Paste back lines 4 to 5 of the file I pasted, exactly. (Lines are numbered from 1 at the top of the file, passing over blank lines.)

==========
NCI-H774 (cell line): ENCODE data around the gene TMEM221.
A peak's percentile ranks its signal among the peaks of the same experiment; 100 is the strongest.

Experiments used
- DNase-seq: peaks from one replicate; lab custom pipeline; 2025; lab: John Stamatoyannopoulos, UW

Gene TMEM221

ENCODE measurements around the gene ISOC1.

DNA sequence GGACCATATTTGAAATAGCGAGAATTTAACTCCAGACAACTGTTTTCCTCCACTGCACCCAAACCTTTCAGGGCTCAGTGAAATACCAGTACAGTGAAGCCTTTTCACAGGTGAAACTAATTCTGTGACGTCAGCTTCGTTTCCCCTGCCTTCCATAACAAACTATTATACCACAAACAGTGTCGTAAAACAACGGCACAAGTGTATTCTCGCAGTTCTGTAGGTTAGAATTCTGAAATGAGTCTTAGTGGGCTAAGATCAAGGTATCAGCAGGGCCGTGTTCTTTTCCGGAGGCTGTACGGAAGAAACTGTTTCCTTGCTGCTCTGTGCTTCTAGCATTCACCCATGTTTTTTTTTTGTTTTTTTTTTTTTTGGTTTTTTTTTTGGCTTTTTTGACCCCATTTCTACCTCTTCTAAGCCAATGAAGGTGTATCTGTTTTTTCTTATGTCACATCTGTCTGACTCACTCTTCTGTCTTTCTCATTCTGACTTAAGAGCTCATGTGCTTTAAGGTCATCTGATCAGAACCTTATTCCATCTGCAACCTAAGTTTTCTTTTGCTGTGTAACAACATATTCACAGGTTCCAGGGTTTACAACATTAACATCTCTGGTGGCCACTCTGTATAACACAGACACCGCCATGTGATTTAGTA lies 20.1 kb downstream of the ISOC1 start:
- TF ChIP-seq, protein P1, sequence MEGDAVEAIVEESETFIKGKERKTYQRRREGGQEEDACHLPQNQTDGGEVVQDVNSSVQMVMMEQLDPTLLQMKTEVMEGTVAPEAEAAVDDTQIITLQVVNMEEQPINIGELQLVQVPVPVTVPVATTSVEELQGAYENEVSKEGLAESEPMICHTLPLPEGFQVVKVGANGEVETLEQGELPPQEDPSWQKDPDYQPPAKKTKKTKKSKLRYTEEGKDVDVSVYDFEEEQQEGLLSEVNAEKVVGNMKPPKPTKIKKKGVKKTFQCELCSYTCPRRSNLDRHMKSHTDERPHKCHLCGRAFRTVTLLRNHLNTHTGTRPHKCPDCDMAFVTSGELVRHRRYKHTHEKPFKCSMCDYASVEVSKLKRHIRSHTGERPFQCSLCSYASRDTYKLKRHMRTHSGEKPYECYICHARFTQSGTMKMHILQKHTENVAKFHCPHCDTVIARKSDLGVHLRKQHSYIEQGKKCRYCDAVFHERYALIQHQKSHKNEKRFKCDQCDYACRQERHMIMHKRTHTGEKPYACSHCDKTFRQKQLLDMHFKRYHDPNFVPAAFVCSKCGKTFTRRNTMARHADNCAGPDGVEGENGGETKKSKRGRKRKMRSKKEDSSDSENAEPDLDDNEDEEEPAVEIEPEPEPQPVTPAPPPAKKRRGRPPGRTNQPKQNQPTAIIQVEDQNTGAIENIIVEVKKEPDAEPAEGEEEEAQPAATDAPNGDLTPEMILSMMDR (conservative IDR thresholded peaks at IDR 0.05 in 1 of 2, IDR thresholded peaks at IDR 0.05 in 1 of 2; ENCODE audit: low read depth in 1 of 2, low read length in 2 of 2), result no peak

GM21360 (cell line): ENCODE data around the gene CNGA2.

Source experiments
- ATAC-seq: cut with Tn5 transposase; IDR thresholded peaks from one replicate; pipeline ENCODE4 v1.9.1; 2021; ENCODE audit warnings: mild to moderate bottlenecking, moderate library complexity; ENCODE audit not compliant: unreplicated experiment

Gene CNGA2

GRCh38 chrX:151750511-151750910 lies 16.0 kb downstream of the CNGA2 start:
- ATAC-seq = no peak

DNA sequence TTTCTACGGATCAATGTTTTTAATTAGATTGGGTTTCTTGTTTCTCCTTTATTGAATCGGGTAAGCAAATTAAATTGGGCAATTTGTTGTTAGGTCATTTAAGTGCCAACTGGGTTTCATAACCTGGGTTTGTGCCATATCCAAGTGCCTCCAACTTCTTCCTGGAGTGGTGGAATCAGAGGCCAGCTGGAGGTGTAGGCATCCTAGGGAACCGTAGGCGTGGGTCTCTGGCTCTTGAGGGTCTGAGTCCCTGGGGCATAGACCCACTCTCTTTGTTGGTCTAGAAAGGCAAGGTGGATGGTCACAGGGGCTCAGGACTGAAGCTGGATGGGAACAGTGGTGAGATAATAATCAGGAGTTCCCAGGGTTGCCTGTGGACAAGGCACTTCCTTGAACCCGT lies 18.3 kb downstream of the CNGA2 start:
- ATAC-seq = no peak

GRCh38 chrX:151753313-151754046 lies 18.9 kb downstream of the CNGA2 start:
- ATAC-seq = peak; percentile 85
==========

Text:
- DNase-seq: peaks from one replicate; lab custom pipeline; 2025; lab: John Stamatoyannopoulos, UW

Gene TMEM221